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The Importance of Diagnosis.

 

From the perspective of a conscientious practitioner, who likes to understand the cause of illnesses before making recommendations to fix them, a recent article printed in UK newspaper ‘The Guardian’ is a poignant example of the importance of diagnosis.

It is heartening to know the lady in question did eventually receive surgery to remove a piece of plastic ketchup sachet from her bowel, but it is sadly yet another all too common example of misdiagnosis. In this case it is reported to have taken six years before someone said “this actually doesn’t really look like Crohn’s”; the diagnosis given previously, clearly without solid proof. How many people go much longer than six years, even the rest of their lives, hopping from one doctor to another, before cause is demonstrated? In my experience, many many people are in this category; at the hands of practitioners who to all intents and purposes are just guessing, writing prescriptions and failing to give adequate thought to the complaint or the solution.

 

In practice, diagnosis as a process involves fitting symptoms (what the patient feels) and signs (what the doctor sees) into well established pathology patterns providing the physician with a strong element of suspicion you are suffering from X,Y or Z. Rarely is it categoric. When symptoms, signs and case history don’t make sense, or our suspicion and recommendations fail to return improvements, then we look further afield; run different tests, consider less common causes until something makes sense, and can be proved, and treatment works. We do not, or at least should not, just clutch at straws because we couldn’t find anything else.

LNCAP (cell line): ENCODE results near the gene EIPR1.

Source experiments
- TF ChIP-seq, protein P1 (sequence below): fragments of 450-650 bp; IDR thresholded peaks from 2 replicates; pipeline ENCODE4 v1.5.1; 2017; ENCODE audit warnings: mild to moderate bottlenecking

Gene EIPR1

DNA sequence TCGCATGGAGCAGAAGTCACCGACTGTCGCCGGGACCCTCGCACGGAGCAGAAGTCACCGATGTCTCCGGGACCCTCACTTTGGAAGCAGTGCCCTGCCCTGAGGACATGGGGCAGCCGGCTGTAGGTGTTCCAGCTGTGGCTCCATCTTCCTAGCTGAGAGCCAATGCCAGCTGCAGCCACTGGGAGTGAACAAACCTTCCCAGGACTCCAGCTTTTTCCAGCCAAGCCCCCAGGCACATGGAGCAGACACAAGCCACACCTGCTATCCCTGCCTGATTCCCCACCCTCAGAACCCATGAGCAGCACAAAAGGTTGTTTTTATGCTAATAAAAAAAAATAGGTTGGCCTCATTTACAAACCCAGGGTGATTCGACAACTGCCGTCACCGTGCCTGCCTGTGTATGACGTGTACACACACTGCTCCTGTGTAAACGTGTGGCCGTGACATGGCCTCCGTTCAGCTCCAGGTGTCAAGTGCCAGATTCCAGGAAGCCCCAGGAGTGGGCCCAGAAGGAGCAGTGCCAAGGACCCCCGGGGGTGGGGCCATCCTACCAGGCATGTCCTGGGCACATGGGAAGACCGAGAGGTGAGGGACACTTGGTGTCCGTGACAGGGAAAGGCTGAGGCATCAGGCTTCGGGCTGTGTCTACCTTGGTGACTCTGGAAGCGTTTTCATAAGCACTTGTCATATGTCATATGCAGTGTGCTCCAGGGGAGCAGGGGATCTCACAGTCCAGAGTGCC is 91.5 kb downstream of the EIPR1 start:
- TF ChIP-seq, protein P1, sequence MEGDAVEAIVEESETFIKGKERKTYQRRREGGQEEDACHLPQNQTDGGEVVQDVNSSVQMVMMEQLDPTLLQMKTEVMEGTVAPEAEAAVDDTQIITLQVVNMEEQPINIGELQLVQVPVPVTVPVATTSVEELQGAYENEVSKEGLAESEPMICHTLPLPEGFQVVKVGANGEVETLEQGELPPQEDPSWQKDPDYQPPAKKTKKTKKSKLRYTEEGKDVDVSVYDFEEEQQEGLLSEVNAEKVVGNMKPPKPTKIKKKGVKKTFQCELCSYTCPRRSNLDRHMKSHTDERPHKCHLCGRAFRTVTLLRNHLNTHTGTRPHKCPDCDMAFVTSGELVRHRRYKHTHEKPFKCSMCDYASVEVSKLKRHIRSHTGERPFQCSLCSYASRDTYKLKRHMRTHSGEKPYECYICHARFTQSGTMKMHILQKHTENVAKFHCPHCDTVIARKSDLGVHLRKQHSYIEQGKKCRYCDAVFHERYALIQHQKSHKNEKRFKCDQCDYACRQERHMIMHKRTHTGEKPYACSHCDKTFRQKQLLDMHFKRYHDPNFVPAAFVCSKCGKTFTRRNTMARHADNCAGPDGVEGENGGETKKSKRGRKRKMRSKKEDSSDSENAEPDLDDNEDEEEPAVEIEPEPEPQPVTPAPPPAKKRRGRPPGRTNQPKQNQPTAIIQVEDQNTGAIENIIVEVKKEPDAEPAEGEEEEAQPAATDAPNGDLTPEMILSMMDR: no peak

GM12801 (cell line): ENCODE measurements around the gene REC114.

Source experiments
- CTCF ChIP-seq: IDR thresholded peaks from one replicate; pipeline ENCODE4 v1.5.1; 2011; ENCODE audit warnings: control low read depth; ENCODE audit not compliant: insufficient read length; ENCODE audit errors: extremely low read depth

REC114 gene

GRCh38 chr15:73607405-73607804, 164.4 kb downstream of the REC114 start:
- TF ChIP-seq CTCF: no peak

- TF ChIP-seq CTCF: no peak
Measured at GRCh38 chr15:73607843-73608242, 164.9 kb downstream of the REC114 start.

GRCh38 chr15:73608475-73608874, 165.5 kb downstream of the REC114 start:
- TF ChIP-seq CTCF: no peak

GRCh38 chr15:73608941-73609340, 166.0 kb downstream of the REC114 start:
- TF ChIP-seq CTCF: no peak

The number of clients I have seen who have been through the seemingly ever-repeating cycle of symptoms-medication-symptoms-medication without ever having a confirmed diagnosis is disturbingly high. And yet, without diagnosis, how can we ever really know how to treat?

 

Western medicine often pooh-poohs diagnostic processes such as Applied Kinesiology (AK), mostly through a lack of understanding, rather than empirical evidence indicating ineffective method. I have found however, that AK usually prevents this unnecessary cycle and reliance on long-term medication, by providing answers to the important questions in double-quick time. Finding plastic objects inside the bowel is not common, and doctors can be forgiven for not considering this early on. Crohn’s disease is more common, and there are tests which can help in its diagnosis (although it has to be said that I am always skeptical of a Crohn’s diagnosis, for reasons we don’t need to get into here). The point is, it does not take six years to diagnose Crohn’s disease, and in fact it can be done clinically within a week. So having crossed that off the list, we have another 5 years and 358 days to think of something else, so our clients don’t have to suffer for so long!

 

If you find yourself in this familiar cycle, either go back to your doctor until there is a diagnosis that makes sense, or see an Applied Kinesiologist.

This Article written by David Wells, Osteopath & Applied Kinesiologist.

 

Follow the link to the Guardian News Page for the original article here:

The perspective shared in this article comes not just from medical training but from symptoms and treatment protocols observed over more than 20 years of clinical experience.

If you found this article interesting, this topic and many more are explained in depth in the book, 'Finding Awesome: Proven Steps to Extraordinary Health'. Read more about it here.